Browsing named entities in Edward L. Pierce, Memoir and letters of Charles Sumner: volume 3. You can also browse the collection for Henry M. Dexter or search for Henry M. Dexter in all documents.

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Edward L. Pierce, Memoir and letters of Charles Sumner: volume 3, Chapter 38: repeal of the Missouri Compromise.—reply to Butler and Mason.—the Republican Party.—address on Granville Sharp.—friendly correspondence.—1853-1854. (search)
. The idea of the petition originated in an interview between Mrs. Harriet B. Stowe and Rev. H. M. Dexter, the former assuming the expense, and the latter undertaking the executive detail. Mr. Deathy with its object and disposed to make the most of it. Wilson was of the same opinion. Rev. Henry M. Dexter took the scroll, two hundred feet in length, to Washington; and arriving early on March 1ed the petition in the House, where unanimous consent was required; and objection being made, Mr. Dexter forthwith took it to the Senate. Everett received him civilly, but betrayed a want of intereshe Nebraska project. The Congregationalist, March 24, April 28, May 12 and June 2, contains Mr. Dexter's report and statements; Commonwealth March 15, 25, 31, and April 6; National Era, March 23; Nntroversy with Douglas without any embarrassment from antislavery senators. Sumner wrote to Mr. Dexter, March 17:— I desire you to hear in mind that in committing the memorial to Mr. Everett
Edward L. Pierce, Memoir and letters of Charles Sumner: volume 3, Chapter 40: outrages in Kansas.—speech on Kansas.—the Brooks assault.—1855-1856. (search)
people. They came not only from those who had been in accord with him before, but as well from others who confessed a change of heart as they meditated on the outrage in its personal and public aspects,—from obscure persons, whom he would never see, but who testified the inspiration they had—drawn from his character and career; from women who placed him in their affection and admiration by the side of husband or son; from clergymen like Wayland, Storrs (father and son), Beecher, Huntington, Dexter, Farley, Clarke, Parker, Francis, Lowell, Kirk, and others less known to fame, but not less devoted ministers at the altars of patriotism and religion. Of the letters received between May 22 and June 30, not less than three hundred and fifty are preserved. It would be instructive to read in connection with these files the letters received by Douglas, Mason, Butler, and Brooks for the same period, and compare the sentiments expressed, as well as the character of the writers. A few ext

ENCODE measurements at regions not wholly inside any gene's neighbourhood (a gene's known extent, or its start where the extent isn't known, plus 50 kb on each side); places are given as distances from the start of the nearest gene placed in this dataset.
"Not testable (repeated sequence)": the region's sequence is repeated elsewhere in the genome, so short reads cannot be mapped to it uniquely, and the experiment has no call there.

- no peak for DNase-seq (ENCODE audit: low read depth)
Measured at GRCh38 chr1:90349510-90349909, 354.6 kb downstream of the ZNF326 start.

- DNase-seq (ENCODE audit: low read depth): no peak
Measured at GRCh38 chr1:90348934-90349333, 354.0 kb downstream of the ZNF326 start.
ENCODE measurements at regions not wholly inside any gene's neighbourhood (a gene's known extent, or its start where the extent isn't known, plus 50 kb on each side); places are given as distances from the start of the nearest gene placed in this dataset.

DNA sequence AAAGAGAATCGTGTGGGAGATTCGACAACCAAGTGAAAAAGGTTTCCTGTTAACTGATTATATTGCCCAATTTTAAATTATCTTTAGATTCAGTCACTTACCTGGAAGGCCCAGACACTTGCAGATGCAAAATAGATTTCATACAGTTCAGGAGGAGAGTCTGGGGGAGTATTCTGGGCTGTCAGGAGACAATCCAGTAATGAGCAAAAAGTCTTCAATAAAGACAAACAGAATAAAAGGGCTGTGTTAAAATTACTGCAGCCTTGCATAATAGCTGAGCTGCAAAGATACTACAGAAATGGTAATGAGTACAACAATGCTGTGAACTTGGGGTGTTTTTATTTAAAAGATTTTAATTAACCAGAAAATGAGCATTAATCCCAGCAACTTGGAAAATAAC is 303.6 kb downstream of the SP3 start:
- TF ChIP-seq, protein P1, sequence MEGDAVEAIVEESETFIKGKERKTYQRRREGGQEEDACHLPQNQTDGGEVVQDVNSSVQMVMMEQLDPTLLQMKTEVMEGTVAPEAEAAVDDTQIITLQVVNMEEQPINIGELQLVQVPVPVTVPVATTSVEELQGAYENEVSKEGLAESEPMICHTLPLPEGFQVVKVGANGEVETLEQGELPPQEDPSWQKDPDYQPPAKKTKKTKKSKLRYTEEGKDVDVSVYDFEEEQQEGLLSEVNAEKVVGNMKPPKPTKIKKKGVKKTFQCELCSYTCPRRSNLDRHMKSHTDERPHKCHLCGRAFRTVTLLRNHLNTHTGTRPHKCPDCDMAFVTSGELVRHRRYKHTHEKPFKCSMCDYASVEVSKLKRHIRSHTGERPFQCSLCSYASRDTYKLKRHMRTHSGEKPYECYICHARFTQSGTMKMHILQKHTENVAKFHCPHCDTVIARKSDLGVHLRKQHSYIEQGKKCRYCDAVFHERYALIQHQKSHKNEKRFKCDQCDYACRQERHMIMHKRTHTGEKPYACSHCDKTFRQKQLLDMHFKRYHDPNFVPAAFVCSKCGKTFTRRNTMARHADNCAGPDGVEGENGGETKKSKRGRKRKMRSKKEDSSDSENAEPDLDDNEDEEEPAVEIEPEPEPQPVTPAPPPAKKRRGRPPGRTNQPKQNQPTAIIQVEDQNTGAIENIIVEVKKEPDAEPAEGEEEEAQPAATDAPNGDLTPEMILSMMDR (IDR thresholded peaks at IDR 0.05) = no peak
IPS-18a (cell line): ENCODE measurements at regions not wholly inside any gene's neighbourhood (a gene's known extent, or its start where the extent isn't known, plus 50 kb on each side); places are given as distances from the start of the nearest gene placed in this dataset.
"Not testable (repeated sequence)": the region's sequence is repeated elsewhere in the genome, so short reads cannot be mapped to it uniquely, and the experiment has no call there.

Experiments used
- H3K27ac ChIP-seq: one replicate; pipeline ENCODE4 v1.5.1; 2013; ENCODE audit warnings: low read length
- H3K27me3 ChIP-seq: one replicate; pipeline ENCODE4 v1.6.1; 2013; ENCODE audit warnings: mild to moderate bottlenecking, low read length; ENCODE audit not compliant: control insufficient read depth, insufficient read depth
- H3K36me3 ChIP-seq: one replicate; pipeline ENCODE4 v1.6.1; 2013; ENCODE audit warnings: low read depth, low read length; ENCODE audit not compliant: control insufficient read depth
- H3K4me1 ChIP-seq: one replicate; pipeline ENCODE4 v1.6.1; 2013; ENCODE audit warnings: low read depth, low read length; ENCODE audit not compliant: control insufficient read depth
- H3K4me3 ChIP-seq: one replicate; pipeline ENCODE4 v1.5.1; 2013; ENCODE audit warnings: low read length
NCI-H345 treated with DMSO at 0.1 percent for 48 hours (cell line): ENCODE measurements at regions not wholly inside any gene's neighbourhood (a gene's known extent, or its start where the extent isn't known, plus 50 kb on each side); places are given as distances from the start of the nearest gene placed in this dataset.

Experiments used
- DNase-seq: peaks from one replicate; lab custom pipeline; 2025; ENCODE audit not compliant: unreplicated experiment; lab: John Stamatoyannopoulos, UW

Edward L. Pierce, Memoir and letters of Charles Sumner: volume 3, Chapter 43: return to the Senate.—the barbarism of slavery.—Popular welcomes.—Lincoln's election.—1859-1860. (search)
hin a month, and were placed among his files, from some of which extracts are given in notes to the speech. (Works, vol. v. pp. 146-174.) Among the writers were S. P. Chase, J. R. Giddings, Carl Schurz, George W. Julian, John Jay, William Curtis Noyes, Hiram Barney, Rev. Joseph P. Thompson, Gerrit Smith, Rev. George B. Cheever, Prof. Benjamin Silliman. J. Miller McKim, Frederick Douglass, John G. Whittier, Josiah Quincy (the elder), Rev. R. S. Storrs (the elder), Rev. John Pierpont, Rev. Henry M. Dexter, Prof. William S. Tyler, John A. Andrew, Francis W. Bird, Henry L. Pierce, Amasa Walker, Lydia Maria Child, Henry I. Bowditch, Neal Dow, and Chief-Justice John Appleton. The Legislature of Massachusetts, then in session, formally approved the speech in a resolution, in promoting the passage of which two members of the House—J. Q. A. Griffin and H. L. Pierce—took the lead. As in the Senate, so also among Republican politicians, there was anxiety as to the effect of the speech on v